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"A Well-Oiled Machine"



As part of American Lawyer's Litigation 2004 supplement, entitled "Plaintiff Power", reporter Alison Frankel profiles Weitz & Luxenberg, the firm that brought mass torts to New York City (a town whose injury bar is still better known for one-at-a-time cases). W&L now boasts annual revenue "well in excess of $75 million", having branched out from asbestos into breast and hip implants, pharmaceuticals, toxic torts and water contamination. (The asbestos revenues fund continual expansion into other areas). Some highlights:

* Perry Weitz got his start at the tort law firm of his father-in-law, the famed Morris Eisen, but left well before the indictments which led to the conviction of numerous persons at the firm for fabricating evidence and bribing witnesses. Co-partner Arthur Luxenberg is likewise an Eisen refugee. The third partner -- there are only three, although the firm employs many attorneys as well as a support staff of about 300 -- is Robert Gordon, formerly of Philadelphia's Greitzer & Locks.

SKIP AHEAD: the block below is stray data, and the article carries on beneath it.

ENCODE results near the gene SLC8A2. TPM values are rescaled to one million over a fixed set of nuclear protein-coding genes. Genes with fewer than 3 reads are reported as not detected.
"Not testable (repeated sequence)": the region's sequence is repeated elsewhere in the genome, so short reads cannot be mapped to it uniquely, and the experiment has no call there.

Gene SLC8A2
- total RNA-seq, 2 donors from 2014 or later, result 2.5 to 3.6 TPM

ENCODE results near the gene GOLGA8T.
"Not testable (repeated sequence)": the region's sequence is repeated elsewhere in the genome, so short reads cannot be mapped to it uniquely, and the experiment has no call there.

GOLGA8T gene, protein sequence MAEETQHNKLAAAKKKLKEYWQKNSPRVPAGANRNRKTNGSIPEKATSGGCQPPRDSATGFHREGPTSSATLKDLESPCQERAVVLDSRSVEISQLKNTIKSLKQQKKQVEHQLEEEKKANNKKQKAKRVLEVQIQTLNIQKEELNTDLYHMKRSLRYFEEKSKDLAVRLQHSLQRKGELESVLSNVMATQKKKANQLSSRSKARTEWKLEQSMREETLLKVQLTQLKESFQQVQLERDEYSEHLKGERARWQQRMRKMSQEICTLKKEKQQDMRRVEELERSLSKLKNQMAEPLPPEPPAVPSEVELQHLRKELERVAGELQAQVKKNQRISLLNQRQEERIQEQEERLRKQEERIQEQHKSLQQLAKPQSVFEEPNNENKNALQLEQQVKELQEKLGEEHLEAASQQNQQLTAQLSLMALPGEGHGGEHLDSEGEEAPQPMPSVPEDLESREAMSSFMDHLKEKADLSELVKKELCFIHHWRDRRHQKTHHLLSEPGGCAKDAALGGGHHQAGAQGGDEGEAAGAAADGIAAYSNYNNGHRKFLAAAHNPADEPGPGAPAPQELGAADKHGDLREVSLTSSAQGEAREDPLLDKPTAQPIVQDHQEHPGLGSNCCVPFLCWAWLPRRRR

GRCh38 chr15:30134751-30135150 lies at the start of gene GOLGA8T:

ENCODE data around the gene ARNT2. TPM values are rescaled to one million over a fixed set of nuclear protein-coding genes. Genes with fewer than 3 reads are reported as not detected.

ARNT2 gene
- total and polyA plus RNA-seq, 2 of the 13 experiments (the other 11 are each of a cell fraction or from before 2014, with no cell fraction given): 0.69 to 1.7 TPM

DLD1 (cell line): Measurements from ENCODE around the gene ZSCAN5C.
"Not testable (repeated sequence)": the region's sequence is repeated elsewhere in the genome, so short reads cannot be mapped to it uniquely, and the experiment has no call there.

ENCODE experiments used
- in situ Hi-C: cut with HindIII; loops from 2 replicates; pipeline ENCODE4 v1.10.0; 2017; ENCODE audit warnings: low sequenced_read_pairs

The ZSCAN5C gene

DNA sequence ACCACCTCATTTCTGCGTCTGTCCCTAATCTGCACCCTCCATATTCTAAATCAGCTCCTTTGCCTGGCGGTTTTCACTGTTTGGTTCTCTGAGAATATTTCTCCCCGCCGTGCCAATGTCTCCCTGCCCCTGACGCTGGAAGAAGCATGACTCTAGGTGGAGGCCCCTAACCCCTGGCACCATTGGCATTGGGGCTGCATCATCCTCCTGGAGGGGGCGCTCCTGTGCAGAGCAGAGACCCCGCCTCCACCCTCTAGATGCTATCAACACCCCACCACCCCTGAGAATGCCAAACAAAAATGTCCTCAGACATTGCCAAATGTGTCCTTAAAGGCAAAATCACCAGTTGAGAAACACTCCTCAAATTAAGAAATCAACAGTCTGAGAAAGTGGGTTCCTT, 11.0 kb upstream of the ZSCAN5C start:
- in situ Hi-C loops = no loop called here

* The New York state legislature pretty much made Weitz & Luxenberg's fortunes when it reopened and liberalized the statute of limitations to allow the filing of old asbestos cases, a large share of which W&L scooped up; one sign of the firm's close ties with Albany is its hiring of Assembly Speaker Sheldon Silver as of-counsel, promising him a share of fees from cases he brings in.

* "It costs something like $25 million, Weitz says, to start up a new mass tort onslaught. "

 

 


Rafael Mangual
Project Manager,
Legal Policy
rmangual@manhattan-institute.org

Katherine Lazarski
Manhattan Institute
klazarski@manhattan-institute.org

 

Published by the Manhattan Institute

The Manhattan Insitute's Center for Legal Policy.